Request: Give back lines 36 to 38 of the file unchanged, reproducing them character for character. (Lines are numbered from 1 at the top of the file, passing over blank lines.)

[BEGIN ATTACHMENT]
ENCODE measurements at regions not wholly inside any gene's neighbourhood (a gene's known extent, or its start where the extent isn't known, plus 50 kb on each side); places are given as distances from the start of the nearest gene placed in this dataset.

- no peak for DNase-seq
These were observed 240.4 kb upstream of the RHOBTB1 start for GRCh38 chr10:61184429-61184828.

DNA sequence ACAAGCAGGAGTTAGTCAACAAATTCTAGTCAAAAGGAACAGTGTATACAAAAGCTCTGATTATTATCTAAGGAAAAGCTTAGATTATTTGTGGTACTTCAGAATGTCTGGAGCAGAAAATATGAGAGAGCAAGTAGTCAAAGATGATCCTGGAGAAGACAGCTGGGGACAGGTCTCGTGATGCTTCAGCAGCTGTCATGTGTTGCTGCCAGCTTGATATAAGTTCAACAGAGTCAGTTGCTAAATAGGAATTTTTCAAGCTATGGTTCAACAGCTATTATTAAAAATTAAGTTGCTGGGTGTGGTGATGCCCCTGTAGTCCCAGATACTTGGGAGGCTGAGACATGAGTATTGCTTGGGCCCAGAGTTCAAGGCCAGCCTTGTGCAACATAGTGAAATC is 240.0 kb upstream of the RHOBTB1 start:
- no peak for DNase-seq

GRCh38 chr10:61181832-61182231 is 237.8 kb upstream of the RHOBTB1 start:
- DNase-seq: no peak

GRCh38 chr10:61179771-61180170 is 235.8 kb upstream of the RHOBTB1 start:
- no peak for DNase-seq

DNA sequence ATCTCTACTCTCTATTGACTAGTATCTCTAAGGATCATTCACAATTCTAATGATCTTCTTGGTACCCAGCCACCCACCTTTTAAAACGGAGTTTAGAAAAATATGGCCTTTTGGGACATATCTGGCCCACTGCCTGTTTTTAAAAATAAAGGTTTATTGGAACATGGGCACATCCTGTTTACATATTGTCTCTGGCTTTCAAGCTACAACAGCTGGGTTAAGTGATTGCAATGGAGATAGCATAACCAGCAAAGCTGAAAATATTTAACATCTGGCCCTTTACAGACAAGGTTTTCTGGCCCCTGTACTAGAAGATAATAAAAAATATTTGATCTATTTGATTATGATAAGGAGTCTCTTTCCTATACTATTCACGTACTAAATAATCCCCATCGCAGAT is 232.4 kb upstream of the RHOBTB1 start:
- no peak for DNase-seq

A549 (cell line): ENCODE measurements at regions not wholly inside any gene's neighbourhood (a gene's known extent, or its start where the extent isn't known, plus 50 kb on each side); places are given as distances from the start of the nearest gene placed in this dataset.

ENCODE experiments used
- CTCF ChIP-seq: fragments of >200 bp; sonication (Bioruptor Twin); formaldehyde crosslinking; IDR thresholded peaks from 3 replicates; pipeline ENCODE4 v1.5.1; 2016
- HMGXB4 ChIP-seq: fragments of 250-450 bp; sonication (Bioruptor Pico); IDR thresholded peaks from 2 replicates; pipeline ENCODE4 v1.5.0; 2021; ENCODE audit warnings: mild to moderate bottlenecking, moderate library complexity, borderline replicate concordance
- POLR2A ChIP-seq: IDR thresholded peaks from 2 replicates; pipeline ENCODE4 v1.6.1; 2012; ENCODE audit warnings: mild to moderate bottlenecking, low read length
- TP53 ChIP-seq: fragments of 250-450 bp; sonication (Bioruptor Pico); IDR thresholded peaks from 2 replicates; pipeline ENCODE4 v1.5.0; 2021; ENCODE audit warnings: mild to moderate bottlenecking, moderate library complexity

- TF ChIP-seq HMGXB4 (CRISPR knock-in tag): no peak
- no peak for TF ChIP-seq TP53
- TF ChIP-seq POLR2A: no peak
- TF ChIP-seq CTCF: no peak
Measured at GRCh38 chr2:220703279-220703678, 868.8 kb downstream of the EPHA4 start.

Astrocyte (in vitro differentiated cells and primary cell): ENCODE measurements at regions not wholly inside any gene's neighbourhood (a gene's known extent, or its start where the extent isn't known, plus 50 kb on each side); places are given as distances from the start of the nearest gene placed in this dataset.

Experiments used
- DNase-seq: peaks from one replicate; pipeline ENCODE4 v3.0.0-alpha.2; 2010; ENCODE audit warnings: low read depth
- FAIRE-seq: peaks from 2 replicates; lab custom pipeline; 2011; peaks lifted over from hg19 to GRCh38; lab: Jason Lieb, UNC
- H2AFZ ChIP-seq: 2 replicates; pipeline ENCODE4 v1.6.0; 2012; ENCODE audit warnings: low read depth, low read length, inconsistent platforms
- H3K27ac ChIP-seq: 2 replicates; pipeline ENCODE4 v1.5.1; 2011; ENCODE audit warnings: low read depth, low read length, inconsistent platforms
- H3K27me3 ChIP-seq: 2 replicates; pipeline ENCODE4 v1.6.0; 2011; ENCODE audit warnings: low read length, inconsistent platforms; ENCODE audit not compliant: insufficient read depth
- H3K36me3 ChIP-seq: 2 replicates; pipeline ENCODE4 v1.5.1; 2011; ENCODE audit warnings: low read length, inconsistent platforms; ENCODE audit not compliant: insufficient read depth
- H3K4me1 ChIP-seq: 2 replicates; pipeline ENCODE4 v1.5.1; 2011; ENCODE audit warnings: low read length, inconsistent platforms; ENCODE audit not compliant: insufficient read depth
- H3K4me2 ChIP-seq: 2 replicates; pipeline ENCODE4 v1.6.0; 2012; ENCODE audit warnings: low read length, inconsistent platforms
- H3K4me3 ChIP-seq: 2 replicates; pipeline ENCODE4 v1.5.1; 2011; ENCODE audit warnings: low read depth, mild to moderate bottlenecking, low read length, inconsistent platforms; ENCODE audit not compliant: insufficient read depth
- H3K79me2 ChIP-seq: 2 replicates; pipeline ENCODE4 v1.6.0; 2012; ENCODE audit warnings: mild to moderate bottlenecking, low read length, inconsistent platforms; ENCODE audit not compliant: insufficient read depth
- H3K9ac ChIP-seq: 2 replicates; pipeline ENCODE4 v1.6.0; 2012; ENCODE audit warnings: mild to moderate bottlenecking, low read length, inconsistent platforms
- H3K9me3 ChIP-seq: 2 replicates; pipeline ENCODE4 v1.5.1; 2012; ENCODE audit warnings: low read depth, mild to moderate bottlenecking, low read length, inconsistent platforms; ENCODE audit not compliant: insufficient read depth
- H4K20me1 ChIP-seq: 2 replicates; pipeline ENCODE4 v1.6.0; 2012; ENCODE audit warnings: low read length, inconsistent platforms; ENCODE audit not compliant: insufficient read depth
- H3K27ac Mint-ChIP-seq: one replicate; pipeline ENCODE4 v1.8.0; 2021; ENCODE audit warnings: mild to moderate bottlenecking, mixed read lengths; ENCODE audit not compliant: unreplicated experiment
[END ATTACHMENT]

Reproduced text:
- H3K9me3 ChIP-seq: 2 replicates; pipeline ENCODE4 v1.5.1; 2012; ENCODE audit warnings: low read depth, mild to moderate bottlenecking, low read length, inconsistent platforms; ENCODE audit not compliant: insufficient read depth
- H4K20me1 ChIP-seq: 2 replicates; pipeline ENCODE4 v1.6.0; 2012; ENCODE audit warnings: low read length, inconsistent platforms; ENCODE audit not compliant: insufficient read depth
- H3K27ac Mint-ChIP-seq: one replicate; pipeline ENCODE4 v1.8.0; 2021; ENCODE audit warnings: mild to moderate bottlenecking, mixed read lengths; ENCODE audit not compliant: unreplicated experiment